Cole Brauer is the first American woman to sail solo non-stop around the world. Helen Fretter finds out how she's shaking things up.

The first Saturday in November was laundry day for Cole Brauer. One week into her single-handed around the world race, the Global Solo Challenge, the 29-year-old washed her smalls in a bucket, clipped them onto the lifelines of the Class 40 First Light, and posted a light-hearted video about it, hair in a towel, spa-style, with a confetti of underwear fluttering behind her.

Eyebrows were raised. Offshore skippers don’t usually share quite so much. Not only was Brauer going to put it all out there, but she was going to tell her story her own way – humorously, honestly, unashamedly feminine.

Over Brauer’s 130 days at sea her Instagram account became a juggernaut that built to nearly half a million followers. Many had no idea what sailing around the world actually entails.

But Brauer’s race wasn’t just a publicity stunt. She set out to become the first American woman to sail non-stop around the world, and did so in one of the most gruelling ocean races.

Brauer finishing at A Coruña.

Finishing at A Coruña. Photo: Alvaro Sanchis

The Global Solo Challenge is a pursuit format with boats’ start times staggered according to their handicap – for Brauer’s 2008 Class 40, that meant a 29 October start.

It also means that rather than sailing with a pack, skippers are alone for the vast majority of the race, picking off slower opposition ahead, then slogging their way across the oceans without the reassurance of any fellow competitors nearby.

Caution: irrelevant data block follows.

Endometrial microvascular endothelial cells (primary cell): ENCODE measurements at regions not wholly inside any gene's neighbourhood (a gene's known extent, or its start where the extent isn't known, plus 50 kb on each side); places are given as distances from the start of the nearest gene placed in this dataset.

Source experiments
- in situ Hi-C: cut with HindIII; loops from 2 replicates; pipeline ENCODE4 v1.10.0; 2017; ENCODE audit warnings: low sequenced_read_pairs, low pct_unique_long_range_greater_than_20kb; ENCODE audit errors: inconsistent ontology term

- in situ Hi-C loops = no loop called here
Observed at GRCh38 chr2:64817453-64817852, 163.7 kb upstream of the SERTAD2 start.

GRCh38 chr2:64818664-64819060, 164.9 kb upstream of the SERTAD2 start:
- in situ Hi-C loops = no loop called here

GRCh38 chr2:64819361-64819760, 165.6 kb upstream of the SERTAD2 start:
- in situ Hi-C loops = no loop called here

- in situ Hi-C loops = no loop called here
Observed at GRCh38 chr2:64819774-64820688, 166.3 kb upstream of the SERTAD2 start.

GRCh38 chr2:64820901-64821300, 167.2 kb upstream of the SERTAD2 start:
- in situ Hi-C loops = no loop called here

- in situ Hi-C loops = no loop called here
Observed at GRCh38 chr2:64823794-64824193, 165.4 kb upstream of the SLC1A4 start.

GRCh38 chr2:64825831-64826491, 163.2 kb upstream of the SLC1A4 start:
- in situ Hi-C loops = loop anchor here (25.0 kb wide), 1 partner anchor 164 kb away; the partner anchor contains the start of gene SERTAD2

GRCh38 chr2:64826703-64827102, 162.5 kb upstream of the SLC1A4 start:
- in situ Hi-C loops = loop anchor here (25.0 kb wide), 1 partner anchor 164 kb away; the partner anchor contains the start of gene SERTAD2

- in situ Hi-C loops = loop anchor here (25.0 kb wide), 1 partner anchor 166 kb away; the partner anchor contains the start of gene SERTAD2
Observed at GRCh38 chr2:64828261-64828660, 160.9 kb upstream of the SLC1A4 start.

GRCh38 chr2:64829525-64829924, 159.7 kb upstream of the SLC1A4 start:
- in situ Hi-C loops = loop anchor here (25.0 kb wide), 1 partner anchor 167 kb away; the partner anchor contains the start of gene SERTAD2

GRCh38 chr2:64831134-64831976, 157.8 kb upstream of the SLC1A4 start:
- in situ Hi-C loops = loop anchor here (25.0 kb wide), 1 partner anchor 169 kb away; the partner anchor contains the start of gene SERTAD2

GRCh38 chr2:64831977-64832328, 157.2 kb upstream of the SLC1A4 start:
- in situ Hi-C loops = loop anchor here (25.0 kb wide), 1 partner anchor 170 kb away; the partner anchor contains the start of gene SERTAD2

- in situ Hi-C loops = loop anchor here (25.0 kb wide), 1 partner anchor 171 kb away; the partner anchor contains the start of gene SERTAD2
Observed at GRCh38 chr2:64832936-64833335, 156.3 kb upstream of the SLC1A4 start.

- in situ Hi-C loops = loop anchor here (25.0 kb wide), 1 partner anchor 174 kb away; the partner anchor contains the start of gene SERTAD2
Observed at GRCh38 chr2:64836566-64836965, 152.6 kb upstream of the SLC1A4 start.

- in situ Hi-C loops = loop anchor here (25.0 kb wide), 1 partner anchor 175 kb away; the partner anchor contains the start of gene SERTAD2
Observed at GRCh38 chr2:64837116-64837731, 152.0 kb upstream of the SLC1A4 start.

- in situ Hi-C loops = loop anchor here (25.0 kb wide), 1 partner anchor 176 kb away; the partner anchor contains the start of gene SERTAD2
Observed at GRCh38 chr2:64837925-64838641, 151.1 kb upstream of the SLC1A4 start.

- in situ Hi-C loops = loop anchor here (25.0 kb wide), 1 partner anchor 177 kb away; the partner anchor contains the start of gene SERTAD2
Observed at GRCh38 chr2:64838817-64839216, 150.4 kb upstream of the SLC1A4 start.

Of 16 starters, nine have retired. Boats were rolled, dismasted, one skipper had to abandon ship after a near-sinking. Brauer was the only woman and youngest competitor.

Sailing an IMOCA with the Magenta Project.

Sailing an IMOCA with the Magenta Project. Photo: Richard Mardens

When she finished in A Coruña on 7 March, her time of 130d 2h 45m set a new benchmark as the fastest solo non-stop around the world on a 40ft yacht. It was 17 days quicker than the winner, Philip Delamare, who had set off a month earlier.

Yet Cole did not grow up in the sailing world. Following her rapturous reception in Spain, she flew home to the States and – after speaking on prime time television and meeting Vice President Kamala Harris at the White House – went back to living in her van. So how on earth did she get there?

Cole Brauer’s Hawaii days

Brauer, and her twin sister, Dalton, grew up in Long Island. Her parents were determined their daughters should be able to hold their own, intentionally giving them gender-neutral names.